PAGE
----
Sen. Joe Manchin, D-W. Va., walks to the Senate chamber for the start of the impeachment trial proceedings Monday. (Bill Clark/CQ Roll Call)

Tennessee Republican Lamar Alexander fought off sleep as President Donald Trump’s legal team discussed a history of subpoena litigation, eyes closed, his cheek resting on his hand, his chin sometimes dropping toward his orange sweater.

When Deputy White House counsel Patrick Philbin announced he was ready to wrap up his portion of Trump’s presentation, Alexander studied his watch.

Dershowitz argues Trump cannot be convicted without a criminal offense
President’s legal team focuses heavily on Bidens in Day 5 of impeachment trial

An iPhone playing the House impeachment managers’ news conference Monday sits on the floor of the Senate Reception Room before the start of the trial proceedings. (Bill Clark/CQ Roll Call)

Alan Dershowitz, former Harvard Law School professor and controversial defense attorney, made his debut in the Senate impeachment trial of President Donald Trump on Monday with a deep history lesson and argument that the president cannot be convicted without an actual criminal offense.

Trump’s defense team teased Dershowitz’s arguments more than once throughout the day, like the evening news promotes its big story. And it was not an accident that the star consultant on the Trump defense team landed in primetime.

John Bolton shows that in Washington, irony never dies
No role reversal, it turns out, is too extreme

Former National Security Adviser John Bolton (Getty Images)

The emergence of John Bolton as a potentially critical witness in Democrats’ case for ousting President Donald Trump from office is deeply ironic.

For years, Democrats almost to a person have depicted the former national security adviser and arch-conservative as practically unhinged. Now, by contrast, Democrats consider him a solid and stable foundation upon which to rest their case for the president’s conviction in his ongoing impeachment trial.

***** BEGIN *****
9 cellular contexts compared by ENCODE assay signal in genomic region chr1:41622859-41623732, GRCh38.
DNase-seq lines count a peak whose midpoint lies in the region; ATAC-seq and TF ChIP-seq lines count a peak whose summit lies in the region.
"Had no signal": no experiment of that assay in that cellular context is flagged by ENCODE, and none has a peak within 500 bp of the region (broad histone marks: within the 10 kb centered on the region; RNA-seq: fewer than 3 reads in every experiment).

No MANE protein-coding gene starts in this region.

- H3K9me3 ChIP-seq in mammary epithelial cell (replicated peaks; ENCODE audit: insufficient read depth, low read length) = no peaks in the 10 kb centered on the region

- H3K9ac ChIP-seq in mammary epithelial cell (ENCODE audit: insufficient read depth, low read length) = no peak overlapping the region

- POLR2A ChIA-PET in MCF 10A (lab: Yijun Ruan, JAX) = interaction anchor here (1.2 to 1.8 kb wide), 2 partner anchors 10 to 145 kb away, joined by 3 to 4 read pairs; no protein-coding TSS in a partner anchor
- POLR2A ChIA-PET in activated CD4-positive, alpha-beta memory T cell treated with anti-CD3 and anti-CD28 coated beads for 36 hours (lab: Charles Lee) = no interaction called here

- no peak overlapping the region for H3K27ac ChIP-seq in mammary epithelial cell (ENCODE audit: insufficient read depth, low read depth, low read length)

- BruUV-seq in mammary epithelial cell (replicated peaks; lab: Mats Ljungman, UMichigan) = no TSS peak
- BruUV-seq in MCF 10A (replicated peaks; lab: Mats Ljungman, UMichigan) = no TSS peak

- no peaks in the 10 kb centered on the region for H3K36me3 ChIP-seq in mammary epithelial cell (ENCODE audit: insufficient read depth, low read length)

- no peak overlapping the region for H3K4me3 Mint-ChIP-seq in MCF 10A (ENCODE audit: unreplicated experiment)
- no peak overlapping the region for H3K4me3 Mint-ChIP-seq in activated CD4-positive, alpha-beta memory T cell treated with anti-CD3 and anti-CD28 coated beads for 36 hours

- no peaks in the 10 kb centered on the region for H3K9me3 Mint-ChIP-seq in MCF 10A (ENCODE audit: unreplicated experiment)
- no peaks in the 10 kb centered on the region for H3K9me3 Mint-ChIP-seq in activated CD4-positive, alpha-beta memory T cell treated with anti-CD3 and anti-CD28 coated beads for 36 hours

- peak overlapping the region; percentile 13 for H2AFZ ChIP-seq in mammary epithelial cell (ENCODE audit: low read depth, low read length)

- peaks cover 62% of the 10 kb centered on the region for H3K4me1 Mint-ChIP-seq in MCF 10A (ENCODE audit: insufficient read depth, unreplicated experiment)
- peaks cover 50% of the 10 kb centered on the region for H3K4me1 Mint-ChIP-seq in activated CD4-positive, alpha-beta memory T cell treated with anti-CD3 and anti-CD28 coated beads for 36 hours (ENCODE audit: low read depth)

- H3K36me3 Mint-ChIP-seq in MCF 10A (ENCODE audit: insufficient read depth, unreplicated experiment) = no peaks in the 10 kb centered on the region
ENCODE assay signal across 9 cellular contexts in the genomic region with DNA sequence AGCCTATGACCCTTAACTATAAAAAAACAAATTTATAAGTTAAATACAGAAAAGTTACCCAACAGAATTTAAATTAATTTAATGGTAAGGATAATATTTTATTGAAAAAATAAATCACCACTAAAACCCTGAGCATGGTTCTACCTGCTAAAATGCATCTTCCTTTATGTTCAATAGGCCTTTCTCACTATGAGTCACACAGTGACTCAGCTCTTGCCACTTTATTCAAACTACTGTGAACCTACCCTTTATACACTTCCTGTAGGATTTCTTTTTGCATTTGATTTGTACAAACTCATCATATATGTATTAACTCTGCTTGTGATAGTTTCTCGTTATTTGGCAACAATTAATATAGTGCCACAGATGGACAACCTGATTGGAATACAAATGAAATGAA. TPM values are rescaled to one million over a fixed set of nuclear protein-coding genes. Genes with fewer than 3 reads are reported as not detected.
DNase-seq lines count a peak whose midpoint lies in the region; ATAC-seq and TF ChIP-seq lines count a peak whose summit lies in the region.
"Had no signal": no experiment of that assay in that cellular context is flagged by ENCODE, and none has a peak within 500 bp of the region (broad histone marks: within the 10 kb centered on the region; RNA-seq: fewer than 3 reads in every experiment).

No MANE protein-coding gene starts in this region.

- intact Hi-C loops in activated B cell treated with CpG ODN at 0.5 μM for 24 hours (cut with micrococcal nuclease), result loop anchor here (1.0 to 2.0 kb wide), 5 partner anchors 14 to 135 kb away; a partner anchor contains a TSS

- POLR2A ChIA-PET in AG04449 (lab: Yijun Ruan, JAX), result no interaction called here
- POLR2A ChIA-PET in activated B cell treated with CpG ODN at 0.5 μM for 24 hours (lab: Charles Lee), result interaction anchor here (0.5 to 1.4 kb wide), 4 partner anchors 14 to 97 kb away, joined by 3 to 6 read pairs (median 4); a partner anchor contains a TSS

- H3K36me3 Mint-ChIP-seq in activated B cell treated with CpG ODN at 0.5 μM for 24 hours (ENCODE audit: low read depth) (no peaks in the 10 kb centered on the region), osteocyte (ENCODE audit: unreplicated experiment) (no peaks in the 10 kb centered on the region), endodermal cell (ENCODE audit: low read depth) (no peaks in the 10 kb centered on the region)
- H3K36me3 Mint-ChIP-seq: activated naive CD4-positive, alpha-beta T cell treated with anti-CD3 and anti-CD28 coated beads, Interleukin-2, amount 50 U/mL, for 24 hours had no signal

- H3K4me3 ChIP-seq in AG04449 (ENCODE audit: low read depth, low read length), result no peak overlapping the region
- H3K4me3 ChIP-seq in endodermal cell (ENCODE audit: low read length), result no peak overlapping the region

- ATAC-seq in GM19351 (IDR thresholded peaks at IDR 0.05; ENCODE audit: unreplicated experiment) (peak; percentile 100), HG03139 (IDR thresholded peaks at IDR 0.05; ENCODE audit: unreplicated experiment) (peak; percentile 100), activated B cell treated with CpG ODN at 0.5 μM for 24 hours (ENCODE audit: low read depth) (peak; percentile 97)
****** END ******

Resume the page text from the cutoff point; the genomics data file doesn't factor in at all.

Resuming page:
Impeachment news roundup: Jan. 27
Pence spokesman says Trump never tied Ukraine aid to Biden investigation with VP

Vice President Mike Pence leaves the Old Senate Chamber after conducting the ceremonial swear-in of senators in January 2019. (Bill Clark/CQ Roll Call)

File updated 9:06 p.m.

At least two Republican senators indicated Monday that they and others are inclined to call for the testimony of former national security adviser John Bolton after reports that he says in his upcoming book that President Donald Trump told him to withhold aid to Ukraine absent an investigation into political rivals.

View from the gallery: Hardly enough time to fidget
Rare Senate weekend session only lasts two hours

Tennessee Sen. Lamar Alexander arrives at the Capitol on Saturday for the continuation of the impeachment trial of President Donald Trump. (Tom Williams/CQ Roll Call)

It’s a Saturday, but nearly all the senators were in their workday suits and ties. The Kentucky delegation was one exception, with both Majority Leader Mitch McConnell and Rand Paul wearing khakis and blazers.

This was the fifth straight day in the Senate chamber of the third presidential impeachment trial in U.S. history, and the 100 senators appeared for just two hours during a brief and rare weekend session when President Donald Trump’s team started its opening presentation.